Museum Tower’s obtrusive glare is a civic embarrassment.(Tom Fox / Staff Photographer)
Why does a building next to a public park with a dog run need its own private dog run? This odious walled vertical suburb is a civic embarrassment, the embodiment of a runaway plutocracy that places its own interests over the commonweal — and common decency. It’s been nearly a decade, and this tower’s overly reflective windows are still shining into the Nasher.
The former Dawson State Jail (center) is blessedly headed for a remaking as an entry point to the forthcoming Trinity park.(Tom Fox / Staff Photographer)
Dawson State Jail and Lew Sterrett Justice Center
The real criminality here is that the gateway to downtown runs between the Lego-block dystopia of the former Dawson State Jail and the sprawling brown heap that is Sterrett. Dawson is blessedly headed for a remaking as an entry point to the forthcoming Trinity park. Sterrett, alas, is here to stay.
The pedestrian-unfriendly One Arts Plaza is the dud of the Arts District.(Ron Baselice / Staff Photographer)
One Arts Plaza
The dud of the Arts District: an over-scaled, lifeless white grid stuck behind an ill-conceived circular driveway. It’s awful for pedestrians and needlessly cuts the district off from the east. And what, exactly, is the point of that insipid red square outline at night?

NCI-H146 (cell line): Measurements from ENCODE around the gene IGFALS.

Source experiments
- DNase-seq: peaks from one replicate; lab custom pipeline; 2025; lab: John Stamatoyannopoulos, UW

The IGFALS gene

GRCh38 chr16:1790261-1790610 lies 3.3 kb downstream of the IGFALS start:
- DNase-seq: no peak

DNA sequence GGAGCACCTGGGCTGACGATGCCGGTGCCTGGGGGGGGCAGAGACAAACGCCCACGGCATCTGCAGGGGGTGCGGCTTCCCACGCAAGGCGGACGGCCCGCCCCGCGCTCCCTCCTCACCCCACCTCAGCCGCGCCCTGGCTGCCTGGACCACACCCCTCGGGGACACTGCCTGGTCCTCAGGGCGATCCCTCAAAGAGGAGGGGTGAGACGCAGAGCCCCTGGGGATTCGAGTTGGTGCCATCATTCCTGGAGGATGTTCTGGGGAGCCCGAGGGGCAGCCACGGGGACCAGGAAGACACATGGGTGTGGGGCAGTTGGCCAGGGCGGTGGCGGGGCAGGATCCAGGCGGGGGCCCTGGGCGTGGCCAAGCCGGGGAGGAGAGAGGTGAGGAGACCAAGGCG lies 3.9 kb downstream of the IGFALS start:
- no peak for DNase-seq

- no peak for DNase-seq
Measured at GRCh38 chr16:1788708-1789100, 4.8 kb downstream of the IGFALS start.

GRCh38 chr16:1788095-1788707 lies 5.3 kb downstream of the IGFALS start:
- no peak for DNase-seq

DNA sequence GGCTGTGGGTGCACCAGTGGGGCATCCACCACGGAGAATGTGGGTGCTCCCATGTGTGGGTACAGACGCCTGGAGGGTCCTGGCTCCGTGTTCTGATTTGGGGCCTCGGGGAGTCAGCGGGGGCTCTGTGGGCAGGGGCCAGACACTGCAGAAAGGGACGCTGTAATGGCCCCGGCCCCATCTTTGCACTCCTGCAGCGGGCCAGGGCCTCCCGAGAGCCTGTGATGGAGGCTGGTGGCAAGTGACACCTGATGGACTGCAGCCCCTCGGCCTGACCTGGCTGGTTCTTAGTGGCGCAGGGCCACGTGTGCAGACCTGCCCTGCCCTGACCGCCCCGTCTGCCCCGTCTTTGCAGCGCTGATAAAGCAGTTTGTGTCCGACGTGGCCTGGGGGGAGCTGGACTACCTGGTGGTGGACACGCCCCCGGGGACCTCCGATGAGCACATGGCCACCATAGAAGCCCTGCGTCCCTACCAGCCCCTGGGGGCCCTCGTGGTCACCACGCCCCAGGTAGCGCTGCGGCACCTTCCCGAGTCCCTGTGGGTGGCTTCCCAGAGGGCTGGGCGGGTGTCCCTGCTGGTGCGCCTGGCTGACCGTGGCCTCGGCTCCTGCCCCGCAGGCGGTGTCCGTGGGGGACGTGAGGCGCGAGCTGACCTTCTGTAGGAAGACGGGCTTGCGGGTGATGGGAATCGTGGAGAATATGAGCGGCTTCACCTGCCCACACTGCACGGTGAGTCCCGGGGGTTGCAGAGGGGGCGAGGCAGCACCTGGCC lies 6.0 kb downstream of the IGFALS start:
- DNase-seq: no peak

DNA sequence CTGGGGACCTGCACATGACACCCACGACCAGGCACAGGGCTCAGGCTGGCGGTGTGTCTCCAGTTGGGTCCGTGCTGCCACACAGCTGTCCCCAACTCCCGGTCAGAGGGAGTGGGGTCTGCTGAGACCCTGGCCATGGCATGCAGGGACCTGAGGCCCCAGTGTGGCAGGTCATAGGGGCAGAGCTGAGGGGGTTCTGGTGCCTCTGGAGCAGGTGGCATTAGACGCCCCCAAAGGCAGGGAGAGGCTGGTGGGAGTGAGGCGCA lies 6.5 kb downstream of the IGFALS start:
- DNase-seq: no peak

Anthony Howe’s “Lucea” sculpture sits outside of Forty Five Ten, whose construction led to the demolition of multiple historic buildings.(Daniel Carde / Staff Photographer)
Forty Five Ten
As architecture, this upscale shop is fine, nice even. But why was it necessary for billionaire developer Tim Headington to knock down historic buildings to create it, when those buildings might have been repurposed? Especially egregious: the knockdown of a storefront on Elm to create a surface parking lot at the store’s rear. Super-especially egregious: doing this after knocking over the neighboring Praetorian Building, once the city’s tallest, only to leave a walled turf “garden” marked by Tony Tasset’s god-awful eyeball sculpture.